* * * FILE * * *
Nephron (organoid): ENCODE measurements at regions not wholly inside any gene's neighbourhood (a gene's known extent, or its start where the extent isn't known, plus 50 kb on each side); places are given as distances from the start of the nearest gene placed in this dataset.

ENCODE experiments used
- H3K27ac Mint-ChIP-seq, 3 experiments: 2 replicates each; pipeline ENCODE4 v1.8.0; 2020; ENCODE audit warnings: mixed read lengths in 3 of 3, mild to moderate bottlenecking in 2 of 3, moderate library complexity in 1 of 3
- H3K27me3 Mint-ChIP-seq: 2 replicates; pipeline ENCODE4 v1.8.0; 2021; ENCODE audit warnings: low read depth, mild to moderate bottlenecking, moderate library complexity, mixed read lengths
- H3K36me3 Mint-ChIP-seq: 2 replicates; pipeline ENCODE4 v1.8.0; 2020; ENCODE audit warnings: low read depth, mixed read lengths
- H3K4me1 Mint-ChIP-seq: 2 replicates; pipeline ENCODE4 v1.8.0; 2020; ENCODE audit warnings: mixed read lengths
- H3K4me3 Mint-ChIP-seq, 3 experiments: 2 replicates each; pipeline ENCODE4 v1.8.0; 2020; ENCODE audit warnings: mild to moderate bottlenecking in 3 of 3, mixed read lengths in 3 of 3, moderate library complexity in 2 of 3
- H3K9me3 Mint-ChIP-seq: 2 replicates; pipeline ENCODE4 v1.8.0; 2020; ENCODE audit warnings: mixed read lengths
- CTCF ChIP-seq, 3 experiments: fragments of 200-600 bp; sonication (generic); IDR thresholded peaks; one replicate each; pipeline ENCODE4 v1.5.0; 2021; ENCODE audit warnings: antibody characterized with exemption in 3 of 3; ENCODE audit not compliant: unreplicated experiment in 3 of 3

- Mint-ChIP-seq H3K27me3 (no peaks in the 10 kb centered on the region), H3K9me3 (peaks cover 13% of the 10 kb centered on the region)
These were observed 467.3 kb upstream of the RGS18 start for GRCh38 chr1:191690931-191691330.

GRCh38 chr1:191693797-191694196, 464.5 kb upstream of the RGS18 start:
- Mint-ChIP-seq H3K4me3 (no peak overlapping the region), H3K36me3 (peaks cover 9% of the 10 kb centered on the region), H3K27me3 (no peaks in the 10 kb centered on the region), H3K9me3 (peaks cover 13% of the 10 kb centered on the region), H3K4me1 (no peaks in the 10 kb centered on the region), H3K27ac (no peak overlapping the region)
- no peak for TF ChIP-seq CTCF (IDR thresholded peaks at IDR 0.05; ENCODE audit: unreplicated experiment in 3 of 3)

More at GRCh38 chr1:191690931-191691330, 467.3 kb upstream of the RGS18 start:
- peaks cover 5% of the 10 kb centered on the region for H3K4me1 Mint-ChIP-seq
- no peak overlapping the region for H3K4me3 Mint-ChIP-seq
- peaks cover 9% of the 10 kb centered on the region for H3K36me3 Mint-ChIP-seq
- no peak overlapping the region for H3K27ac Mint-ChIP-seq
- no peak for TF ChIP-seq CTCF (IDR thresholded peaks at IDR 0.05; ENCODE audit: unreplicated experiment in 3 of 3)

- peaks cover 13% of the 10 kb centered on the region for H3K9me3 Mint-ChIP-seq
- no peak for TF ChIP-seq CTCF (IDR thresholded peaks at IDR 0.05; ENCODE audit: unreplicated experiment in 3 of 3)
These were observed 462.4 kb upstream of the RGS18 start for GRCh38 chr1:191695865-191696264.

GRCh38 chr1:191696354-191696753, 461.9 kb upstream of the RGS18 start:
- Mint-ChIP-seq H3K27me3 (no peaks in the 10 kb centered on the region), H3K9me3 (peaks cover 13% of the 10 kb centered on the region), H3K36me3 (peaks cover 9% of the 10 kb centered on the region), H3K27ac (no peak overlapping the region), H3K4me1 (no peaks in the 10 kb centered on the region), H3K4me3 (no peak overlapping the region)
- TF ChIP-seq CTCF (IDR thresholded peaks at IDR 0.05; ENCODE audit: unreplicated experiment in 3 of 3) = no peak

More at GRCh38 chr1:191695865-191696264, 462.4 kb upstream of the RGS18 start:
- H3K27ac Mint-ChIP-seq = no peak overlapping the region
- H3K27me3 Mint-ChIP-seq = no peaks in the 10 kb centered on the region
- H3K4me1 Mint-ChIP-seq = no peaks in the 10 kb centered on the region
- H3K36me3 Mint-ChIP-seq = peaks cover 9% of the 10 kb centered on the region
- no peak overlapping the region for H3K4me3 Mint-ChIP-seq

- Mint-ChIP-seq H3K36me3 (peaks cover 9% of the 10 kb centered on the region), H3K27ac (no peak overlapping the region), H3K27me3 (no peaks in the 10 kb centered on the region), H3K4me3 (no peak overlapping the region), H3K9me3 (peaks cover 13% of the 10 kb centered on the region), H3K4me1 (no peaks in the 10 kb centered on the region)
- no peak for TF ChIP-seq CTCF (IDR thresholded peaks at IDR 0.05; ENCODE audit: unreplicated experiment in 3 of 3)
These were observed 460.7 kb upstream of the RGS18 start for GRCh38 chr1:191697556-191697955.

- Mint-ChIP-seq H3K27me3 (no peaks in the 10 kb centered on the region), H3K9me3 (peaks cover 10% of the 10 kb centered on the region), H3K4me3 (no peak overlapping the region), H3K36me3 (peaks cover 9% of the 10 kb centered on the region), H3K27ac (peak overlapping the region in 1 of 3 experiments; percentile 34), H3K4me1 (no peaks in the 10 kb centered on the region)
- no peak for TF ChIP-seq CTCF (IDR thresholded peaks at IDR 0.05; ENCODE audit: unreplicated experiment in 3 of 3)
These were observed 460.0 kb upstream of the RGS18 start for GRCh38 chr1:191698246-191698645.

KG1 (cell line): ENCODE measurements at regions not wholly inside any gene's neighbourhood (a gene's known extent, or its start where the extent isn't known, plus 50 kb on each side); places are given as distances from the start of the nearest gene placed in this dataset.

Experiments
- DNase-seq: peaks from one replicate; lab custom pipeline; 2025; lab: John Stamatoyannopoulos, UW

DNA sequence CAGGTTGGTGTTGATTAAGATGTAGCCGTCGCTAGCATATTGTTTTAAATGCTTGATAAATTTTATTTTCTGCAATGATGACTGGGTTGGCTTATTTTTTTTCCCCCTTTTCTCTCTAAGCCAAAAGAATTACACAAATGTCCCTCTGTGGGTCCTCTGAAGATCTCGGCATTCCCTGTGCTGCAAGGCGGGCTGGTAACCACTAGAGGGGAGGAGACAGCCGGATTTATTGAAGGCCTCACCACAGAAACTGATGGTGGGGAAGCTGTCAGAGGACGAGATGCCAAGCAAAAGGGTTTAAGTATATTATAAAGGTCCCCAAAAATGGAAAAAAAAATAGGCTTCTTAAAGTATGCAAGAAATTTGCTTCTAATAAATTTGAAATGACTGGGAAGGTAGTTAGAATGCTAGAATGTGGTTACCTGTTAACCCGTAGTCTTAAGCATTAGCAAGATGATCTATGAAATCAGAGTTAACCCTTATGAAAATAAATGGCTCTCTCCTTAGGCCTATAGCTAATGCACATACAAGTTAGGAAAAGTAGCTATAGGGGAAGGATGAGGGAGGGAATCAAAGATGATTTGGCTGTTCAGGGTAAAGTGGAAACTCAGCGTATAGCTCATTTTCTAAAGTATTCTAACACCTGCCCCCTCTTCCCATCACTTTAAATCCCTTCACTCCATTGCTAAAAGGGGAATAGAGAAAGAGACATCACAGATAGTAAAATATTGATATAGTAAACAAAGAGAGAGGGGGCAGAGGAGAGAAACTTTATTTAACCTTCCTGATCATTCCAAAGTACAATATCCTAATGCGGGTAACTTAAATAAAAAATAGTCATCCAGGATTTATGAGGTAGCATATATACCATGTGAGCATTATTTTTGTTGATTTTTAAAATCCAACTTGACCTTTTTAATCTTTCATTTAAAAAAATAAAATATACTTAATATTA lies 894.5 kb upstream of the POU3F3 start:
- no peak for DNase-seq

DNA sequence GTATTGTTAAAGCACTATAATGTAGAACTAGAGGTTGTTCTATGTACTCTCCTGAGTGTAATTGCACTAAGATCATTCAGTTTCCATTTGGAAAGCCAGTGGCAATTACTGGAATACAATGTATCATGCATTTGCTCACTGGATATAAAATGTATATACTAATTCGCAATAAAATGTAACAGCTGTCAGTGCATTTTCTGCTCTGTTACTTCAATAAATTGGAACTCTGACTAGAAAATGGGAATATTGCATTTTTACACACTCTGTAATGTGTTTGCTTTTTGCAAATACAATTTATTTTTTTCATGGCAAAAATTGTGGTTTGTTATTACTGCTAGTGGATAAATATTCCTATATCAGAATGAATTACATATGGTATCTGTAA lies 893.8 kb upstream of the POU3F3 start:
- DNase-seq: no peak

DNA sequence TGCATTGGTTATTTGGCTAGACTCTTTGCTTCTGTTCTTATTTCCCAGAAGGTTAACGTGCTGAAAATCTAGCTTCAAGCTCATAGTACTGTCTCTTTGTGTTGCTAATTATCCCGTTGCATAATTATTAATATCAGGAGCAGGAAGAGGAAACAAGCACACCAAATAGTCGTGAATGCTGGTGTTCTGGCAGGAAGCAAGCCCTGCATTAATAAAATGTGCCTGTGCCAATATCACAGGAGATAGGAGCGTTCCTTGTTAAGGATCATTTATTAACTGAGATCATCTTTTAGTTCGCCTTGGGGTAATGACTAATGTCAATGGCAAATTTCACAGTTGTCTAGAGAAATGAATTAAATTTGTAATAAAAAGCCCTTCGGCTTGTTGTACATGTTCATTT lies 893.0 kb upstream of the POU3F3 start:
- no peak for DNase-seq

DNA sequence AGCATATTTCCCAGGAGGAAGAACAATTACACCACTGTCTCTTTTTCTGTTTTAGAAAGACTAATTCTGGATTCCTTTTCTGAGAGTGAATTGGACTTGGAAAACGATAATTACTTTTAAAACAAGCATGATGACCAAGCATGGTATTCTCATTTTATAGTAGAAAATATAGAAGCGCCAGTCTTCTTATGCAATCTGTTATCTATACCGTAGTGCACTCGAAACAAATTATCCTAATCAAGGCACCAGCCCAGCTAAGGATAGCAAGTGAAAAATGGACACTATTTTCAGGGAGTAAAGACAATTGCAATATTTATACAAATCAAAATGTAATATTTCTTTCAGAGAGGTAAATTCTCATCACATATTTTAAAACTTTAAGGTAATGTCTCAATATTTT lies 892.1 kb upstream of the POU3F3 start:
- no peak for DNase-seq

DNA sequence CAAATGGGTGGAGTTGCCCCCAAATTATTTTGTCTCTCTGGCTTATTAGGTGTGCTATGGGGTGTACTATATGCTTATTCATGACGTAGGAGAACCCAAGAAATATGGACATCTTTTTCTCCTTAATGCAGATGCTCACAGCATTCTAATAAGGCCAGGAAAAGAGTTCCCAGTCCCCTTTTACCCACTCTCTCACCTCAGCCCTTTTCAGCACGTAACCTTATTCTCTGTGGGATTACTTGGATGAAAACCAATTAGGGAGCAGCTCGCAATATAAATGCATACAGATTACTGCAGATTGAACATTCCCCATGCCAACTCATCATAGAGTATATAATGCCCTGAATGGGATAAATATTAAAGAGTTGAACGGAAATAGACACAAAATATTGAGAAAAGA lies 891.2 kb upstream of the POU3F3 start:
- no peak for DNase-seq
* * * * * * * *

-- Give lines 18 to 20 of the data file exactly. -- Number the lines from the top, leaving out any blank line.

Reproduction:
- peaks cover 9% of the 10 kb centered on the region for H3K36me3 Mint-ChIP-seq
- no peak overlapping the region for H3K27ac Mint-ChIP-seq
- no peak for TF ChIP-seq CTCF (IDR thresholded peaks at IDR 0.05; ENCODE audit: unreplicated experiment in 3 of 3)